The Teachings of Modern Christianity on Law, Politics, and Human Nature - Vol. 1

By John Witte Jr.; Frank S. Alexander | Go to book overview

CHAPTER 17
John Howard Yoder (1927–1997)

DUNCAN B. FORRESTER

John Howard Yoder was born in 1927 and raised in an Amish Mennonite family, living in Wayne County, Ohio. He was nurtured as a Christian in Oak Grove Mennonite Church, where his father, a prominent leader, was declared to be “one of the most powerful, influential, and widely known bishops in the Amish Mennonite church during the last four decades of the nineteenth century.”1 Yoder was educated largely in Mennonite schools, but his education was in no way narrow or sectarian. After World War II, with other young American Mennonites, he helped with postwar reconstruction in Europe, played a part in the revival of the Mennonite cause in France, was active in ecumenical discussions, particularly of pacifism, and took a doctorate after studying with Karl Barth and others in Basel, Switzerland.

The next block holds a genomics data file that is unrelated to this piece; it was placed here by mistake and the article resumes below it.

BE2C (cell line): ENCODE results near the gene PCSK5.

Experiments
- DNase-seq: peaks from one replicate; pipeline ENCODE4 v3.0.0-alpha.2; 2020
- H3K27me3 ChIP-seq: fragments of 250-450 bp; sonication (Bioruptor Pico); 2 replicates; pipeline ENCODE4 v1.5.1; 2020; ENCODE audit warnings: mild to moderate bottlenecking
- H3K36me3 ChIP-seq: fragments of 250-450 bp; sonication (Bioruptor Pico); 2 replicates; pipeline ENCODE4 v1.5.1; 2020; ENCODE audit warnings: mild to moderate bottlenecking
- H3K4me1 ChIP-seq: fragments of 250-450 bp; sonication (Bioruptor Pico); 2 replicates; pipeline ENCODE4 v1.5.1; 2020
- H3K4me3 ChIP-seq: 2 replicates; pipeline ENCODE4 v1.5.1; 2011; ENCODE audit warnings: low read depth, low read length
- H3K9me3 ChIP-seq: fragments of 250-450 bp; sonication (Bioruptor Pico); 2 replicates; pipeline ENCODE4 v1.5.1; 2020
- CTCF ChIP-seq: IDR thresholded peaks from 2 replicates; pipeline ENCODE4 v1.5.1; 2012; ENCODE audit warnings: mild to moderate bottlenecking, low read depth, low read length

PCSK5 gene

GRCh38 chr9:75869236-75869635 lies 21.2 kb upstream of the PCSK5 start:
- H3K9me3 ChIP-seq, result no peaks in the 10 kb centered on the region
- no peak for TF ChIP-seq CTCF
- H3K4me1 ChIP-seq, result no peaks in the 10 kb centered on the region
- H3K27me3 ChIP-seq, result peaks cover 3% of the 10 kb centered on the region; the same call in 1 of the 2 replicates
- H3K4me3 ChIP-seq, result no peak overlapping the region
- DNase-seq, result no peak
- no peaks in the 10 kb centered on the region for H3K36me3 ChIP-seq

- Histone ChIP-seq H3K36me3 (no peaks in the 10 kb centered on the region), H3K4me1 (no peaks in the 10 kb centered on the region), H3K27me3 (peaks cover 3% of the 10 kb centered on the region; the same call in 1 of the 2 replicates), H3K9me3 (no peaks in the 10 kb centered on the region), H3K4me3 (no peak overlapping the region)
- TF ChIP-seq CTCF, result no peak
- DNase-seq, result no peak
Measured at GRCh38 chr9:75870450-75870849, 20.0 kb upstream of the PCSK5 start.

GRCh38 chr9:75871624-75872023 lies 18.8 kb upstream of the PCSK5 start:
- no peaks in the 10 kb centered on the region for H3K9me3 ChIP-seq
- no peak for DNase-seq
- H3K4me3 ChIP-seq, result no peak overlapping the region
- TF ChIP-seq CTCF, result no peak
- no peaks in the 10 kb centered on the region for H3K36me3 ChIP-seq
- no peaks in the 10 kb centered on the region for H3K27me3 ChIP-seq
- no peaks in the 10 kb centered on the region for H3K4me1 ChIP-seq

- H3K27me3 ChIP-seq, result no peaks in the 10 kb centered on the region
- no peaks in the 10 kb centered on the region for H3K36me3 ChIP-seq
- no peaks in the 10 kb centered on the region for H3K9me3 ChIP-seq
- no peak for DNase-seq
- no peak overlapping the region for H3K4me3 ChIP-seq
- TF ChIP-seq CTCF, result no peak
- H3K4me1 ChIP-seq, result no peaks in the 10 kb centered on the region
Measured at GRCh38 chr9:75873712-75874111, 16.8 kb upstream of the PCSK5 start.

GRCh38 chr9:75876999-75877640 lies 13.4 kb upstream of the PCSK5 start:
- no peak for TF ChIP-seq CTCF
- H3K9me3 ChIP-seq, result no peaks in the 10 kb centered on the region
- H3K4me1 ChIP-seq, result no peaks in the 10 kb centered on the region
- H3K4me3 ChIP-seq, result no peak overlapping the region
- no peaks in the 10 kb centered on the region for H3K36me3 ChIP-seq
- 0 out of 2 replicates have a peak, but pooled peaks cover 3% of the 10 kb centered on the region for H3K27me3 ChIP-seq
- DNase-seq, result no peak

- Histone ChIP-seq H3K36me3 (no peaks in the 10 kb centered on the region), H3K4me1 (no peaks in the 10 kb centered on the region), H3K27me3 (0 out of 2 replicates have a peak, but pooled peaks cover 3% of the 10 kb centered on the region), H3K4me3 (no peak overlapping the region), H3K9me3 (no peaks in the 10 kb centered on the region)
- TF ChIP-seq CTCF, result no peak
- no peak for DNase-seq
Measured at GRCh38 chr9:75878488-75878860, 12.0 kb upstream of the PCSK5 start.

When Yoder returned from Europe to the United States, he was at the height of his powers, but he held down a variety of jobs, some administrative, some educational, many of them part-time. He taught at the Mennonite Biblical Seminary in Elkhart from 1960 to 1965, and from 1965 to 1973 he was at Goshen Biblical Seminary. All the while he was producing essays, articles, and lectures, although he published mainly with small Mennonite publishing houses and was not yet widely known outside Mennonite circles. The publication of The Politics of Jesus in 1972, however, caused something of a theological sensation and gave him a high profile as a constructive and critical theological thinker of the highest rank, one whose work had to be taken seriously by Christian theologians of all varieties. In 1977 Yoder became a full-time professor at the University of Notre Dame, an interesting sign of recognition, which provided him with a platform from which to address a wider audience and an opportunity for dialogue with Roman Catholic theological traditions. He became a respected dialogue partner with a number of legal scholars, perhaps most notably Thomas L. Shaffer,

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